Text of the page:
A day after the Las Vegas shooting, a good friend of mine, who had cowered at the Mandalay all night, posted a pic of herself on Facebook, and I applauded.
She’s a good-looking woman Lori, and she looks good in pics, but in this pic she looked spectacular. Strong, Resilient, Determined.
She had her war paint on.
A flash of bright red defiance carefully outlining her lips, she looked every inch the Warrior Princess. Xena would have been so proud. I was, and in the month that followed, when everything turned to custard in my own DownUnder world, I had the need to follow her example.
The day after taking my man to the hospital I woke and dressed carefully. I was reeling. My face was wan, my eyes red and bagged, but on my lips, I applied my favourite red lipstick.
In applying the lippy I was screaming to myself, to the world, to God to everyone – I will not lie down and be defeated. I am strong. (Even though I don’t feel it.) I am hopeful. (Even though I can’t always see how it will be OK in the end.)
I. Am. Brave.
And all of a sudden I realised the power behind Rosie the Riveter’s red lips.
And the power of raising a generation’s morale during World War 11 with Victory Red (Elizabeth Arden).
Perhaps, more movingly, I remembered this story about lipstick and the part it played in giving hope to the women in Bergen Belsen.
When the Allied forces freed Bergen Belsen on April 15, 1945, they were horrified by the brutal destruction. Men, women and children were dying at a rate of 500 per day. The soldiers were devastated by what they saw, and Lieutenant Colonel Mervin Willett Gonin DSO who was among the first British soldiers to liberate Bergen-Belsen in 1945 said in his diary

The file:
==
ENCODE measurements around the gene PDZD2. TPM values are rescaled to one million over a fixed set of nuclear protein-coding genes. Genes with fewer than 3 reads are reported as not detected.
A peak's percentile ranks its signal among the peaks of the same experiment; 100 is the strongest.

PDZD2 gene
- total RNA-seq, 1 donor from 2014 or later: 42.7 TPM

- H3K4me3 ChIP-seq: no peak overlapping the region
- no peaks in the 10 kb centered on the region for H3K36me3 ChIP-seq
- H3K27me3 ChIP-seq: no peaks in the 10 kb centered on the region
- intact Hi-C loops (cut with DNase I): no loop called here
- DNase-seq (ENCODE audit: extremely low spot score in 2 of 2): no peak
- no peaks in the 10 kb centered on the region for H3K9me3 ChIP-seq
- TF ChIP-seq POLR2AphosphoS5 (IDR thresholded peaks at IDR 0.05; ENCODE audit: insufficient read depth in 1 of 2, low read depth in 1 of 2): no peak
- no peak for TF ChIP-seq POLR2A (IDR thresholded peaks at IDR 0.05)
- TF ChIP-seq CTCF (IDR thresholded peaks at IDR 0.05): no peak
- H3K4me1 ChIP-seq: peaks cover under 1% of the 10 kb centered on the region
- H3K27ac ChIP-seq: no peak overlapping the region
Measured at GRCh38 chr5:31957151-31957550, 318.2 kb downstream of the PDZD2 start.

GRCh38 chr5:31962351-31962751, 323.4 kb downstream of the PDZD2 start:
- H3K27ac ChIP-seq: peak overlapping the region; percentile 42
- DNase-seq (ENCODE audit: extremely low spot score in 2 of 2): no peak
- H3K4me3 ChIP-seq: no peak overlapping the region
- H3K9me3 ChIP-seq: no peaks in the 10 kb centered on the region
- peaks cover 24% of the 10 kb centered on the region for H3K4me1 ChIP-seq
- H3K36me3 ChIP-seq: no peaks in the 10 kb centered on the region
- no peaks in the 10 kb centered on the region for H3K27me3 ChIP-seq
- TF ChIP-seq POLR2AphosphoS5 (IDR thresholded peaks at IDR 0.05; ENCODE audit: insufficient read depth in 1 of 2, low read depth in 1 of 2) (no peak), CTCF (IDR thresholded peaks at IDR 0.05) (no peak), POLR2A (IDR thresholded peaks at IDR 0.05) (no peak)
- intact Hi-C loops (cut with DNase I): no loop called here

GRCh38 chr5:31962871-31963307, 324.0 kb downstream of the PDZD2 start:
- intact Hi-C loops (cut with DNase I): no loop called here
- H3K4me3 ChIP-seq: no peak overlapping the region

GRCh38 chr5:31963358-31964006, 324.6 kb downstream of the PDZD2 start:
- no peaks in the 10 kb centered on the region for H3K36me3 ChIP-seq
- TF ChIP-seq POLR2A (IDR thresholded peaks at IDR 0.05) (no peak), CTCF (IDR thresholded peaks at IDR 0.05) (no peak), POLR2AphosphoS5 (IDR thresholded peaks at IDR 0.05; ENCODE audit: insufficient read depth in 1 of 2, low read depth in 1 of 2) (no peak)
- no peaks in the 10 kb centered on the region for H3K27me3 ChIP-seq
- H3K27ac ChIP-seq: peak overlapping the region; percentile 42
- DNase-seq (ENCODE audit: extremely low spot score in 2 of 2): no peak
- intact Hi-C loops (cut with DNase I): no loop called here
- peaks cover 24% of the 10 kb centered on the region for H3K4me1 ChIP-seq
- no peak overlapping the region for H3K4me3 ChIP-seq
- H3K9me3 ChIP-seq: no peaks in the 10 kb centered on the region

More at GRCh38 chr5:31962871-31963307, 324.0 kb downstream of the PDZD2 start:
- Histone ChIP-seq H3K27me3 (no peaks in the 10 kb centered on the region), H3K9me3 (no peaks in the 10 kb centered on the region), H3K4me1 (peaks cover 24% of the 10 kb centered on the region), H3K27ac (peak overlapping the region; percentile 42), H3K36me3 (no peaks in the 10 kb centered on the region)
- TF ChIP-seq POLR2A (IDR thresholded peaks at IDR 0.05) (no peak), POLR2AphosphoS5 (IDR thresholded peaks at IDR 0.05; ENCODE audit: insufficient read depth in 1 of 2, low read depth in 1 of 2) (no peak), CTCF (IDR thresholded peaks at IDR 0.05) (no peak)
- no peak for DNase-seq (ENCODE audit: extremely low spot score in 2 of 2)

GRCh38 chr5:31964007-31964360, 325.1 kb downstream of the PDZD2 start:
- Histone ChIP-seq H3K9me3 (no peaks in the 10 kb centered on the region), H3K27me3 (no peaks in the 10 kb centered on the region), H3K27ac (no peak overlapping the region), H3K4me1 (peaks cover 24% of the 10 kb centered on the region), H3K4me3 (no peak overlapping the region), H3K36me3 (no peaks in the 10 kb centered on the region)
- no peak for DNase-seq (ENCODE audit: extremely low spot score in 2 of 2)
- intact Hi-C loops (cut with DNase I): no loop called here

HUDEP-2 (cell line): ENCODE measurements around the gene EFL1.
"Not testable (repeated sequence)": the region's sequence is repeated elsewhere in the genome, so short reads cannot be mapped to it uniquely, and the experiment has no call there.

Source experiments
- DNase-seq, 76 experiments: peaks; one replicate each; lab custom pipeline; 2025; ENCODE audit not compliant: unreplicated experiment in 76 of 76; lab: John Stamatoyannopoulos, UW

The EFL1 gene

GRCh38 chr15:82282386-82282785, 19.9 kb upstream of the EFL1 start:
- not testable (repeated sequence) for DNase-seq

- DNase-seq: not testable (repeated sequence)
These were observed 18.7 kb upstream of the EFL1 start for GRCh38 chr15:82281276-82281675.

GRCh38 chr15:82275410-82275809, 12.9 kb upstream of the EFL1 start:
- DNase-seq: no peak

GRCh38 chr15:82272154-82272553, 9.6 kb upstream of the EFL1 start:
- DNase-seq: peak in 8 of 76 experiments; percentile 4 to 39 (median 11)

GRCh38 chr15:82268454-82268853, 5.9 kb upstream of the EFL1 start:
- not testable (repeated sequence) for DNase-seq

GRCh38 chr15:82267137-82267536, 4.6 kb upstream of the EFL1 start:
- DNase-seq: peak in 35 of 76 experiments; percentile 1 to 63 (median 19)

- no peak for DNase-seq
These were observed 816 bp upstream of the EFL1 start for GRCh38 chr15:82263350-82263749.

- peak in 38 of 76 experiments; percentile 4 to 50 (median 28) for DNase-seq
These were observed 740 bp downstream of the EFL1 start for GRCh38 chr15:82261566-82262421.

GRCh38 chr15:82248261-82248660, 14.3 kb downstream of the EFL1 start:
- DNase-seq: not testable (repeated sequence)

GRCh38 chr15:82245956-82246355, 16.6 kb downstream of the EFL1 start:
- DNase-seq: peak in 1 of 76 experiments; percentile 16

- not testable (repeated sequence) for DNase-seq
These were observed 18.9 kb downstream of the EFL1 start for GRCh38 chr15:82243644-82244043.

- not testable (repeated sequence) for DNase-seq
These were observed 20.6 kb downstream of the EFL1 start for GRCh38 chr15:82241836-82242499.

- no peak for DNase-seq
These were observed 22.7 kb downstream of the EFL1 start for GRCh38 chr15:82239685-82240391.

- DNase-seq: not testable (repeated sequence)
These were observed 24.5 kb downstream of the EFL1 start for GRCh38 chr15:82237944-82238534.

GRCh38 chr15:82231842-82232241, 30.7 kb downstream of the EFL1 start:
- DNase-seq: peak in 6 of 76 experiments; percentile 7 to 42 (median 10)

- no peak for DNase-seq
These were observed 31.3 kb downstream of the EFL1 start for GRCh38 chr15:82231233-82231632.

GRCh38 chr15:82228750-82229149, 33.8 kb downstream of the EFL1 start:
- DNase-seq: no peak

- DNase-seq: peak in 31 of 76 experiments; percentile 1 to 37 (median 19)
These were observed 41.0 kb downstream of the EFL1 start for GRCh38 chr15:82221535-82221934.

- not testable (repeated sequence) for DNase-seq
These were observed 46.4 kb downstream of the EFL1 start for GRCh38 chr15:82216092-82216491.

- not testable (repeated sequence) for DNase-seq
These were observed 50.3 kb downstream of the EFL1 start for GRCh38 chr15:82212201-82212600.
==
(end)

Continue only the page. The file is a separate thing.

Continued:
I can give no adequate description of the Horror Camp in which my men and myself were to spend the next month of our lives. It was just a barren wilderness, as bare as a chicken run. Corpses lay everywhere, some in huge piles, sometimes they lay singly or in pairs where they had fallen. It took a little time to get used to seeing men women and children collapse as you walked by them and to restrain oneself from going to their assistance. One had to get used early to the idea that the individual just did not count. One knew that five hundred a day were dying and that five hundred a day were going on dying for weeks before anything we could do would have the slightest effect.
But after the Red Cross visited the camp – no one knows if the visit was somehow connected with the event that came after – a large supply of red lipstick was donated to the female concentration camp survivors. As Gonin says, it was a stroke of genius.
I wish so much that I could discover who did it, it was the action of genius, sheer unadulterated brilliance. I believe nothing did more for these internees than the lipstick. Women lay in bed with no sheets and no nightie but with scarlet red lips, you saw them wandering about with nothing but a blanket over their shoulders, but with scarlet red lips. I saw a woman dead on the post mortem table and clutched in her hand was a piece of lipstick. At last someone had done something to make them individuals again, they were someone, no longer merely the number tattooed on the arm. At last they could take an interest in their appearance. That lipstick started to give them back their humanity.
Even at the brink of destruction women used their self-expression through the application of red lipstick, to scream – we are still here. We will not simply fade away.
We are still brave.
Then, and now, we can keep going.